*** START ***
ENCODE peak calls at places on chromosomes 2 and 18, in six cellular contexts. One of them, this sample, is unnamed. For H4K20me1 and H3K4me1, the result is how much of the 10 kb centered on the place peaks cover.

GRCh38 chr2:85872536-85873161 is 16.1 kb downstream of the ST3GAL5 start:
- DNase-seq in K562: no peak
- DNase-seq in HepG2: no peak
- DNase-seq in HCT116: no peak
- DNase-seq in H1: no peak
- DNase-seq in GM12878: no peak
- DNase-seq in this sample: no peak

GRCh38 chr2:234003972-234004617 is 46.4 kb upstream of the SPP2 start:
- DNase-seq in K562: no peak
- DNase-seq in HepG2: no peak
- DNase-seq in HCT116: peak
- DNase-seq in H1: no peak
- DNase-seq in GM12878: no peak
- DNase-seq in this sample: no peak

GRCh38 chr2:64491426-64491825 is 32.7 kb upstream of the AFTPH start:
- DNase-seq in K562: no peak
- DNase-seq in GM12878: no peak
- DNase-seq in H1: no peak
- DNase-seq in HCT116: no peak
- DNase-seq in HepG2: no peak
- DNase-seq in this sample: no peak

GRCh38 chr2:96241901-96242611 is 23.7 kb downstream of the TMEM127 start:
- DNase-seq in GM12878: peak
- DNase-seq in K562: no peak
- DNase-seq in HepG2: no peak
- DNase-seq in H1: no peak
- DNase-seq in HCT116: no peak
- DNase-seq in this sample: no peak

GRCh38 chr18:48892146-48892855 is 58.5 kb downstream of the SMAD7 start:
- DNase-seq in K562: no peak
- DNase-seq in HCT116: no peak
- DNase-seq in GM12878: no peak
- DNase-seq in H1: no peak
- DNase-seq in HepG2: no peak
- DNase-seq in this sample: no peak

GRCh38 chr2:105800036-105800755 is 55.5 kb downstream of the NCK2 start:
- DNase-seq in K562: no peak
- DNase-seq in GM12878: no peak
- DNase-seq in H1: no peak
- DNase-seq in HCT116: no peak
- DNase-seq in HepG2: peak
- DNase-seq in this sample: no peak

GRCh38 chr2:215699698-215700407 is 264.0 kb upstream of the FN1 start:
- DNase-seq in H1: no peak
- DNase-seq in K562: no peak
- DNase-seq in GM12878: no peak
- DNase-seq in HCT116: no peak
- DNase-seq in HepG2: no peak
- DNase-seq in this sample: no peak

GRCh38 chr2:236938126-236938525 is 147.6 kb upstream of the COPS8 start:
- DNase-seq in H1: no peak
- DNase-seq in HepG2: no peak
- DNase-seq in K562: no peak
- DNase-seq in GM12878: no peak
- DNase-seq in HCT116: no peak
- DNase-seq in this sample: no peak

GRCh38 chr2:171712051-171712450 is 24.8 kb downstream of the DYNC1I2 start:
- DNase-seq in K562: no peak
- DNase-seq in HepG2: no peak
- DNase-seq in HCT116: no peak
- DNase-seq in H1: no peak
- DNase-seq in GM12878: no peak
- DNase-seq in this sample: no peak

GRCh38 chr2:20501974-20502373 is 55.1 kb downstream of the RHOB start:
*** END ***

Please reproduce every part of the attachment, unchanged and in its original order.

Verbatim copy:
ENCODE peak calls at places on chromosomes 2 and 18, in six cellular contexts. One of them, this sample, is unnamed. For H4K20me1 and H3K4me1, the result is how much of the 10 kb centered on the place peaks cover.

GRCh38 chr2:85872536-85873161 is 16.1 kb downstream of the ST3GAL5 start:
- DNase-seq in K562: no peak
- DNase-seq in HepG2: no peak
- DNase-seq in HCT116: no peak
- DNase-seq in H1: no peak
- DNase-seq in GM12878: no peak
- DNase-seq in this sample: no peak

GRCh38 chr2:234003972-234004617 is 46.4 kb upstream of the SPP2 start:
- DNase-seq in K562: no peak
- DNase-seq in HepG2: no peak
- DNase-seq in HCT116: peak
- DNase-seq in H1: no peak
- DNase-seq in GM12878: no peak
- DNase-seq in this sample: no peak

GRCh38 chr2:64491426-64491825 is 32.7 kb upstream of the AFTPH start:
- DNase-seq in K562: no peak
- DNase-seq in GM12878: no peak
- DNase-seq in H1: no peak
- DNase-seq in HCT116: no peak
- DNase-seq in HepG2: no peak
- DNase-seq in this sample: no peak

GRCh38 chr2:96241901-96242611 is 23.7 kb downstream of the TMEM127 start:
- DNase-seq in GM12878: peak
- DNase-seq in K562: no peak
- DNase-seq in HepG2: no peak
- DNase-seq in H1: no peak
- DNase-seq in HCT116: no peak
- DNase-seq in this sample: no peak

GRCh38 chr18:48892146-48892855 is 58.5 kb downstream of the SMAD7 start:
- DNase-seq in K562: no peak
- DNase-seq in HCT116: no peak
- DNase-seq in GM12878: no peak
- DNase-seq in H1: no peak
- DNase-seq in HepG2: no peak
- DNase-seq in this sample: no peak

GRCh38 chr2:105800036-105800755 is 55.5 kb downstream of the NCK2 start:
- DNase-seq in K562: no peak
- DNase-seq in GM12878: no peak
- DNase-seq in H1: no peak
- DNase-seq in HCT116: no peak
- DNase-seq in HepG2: peak
- DNase-seq in this sample: no peak

GRCh38 chr2:215699698-215700407 is 264.0 kb upstream of the FN1 start:
- DNase-seq in H1: no peak
- DNase-seq in K562: no peak
- DNase-seq in GM12878: no peak
- DNase-seq in HCT116: no peak
- DNase-seq in HepG2: no peak
- DNase-seq in this sample: no peak

GRCh38 chr2:236938126-236938525 is 147.6 kb upstream of the COPS8 start:
- DNase-seq in H1: no peak
- DNase-seq in HepG2: no peak
- DNase-seq in K562: no peak
- DNase-seq in GM12878: no peak
- DNase-seq in HCT116: no peak
- DNase-seq in this sample: no peak

GRCh38 chr2:171712051-171712450 is 24.8 kb downstream of the DYNC1I2 start:
- DNase-seq in K562: no peak
- DNase-seq in HepG2: no peak
- DNase-seq in HCT116: no peak
- DNase-seq in H1: no peak
- DNase-seq in GM12878: no peak
- DNase-seq in this sample: no peak

GRCh38 chr2:20501974-20502373 is 55.1 kb downstream of the RHOB start: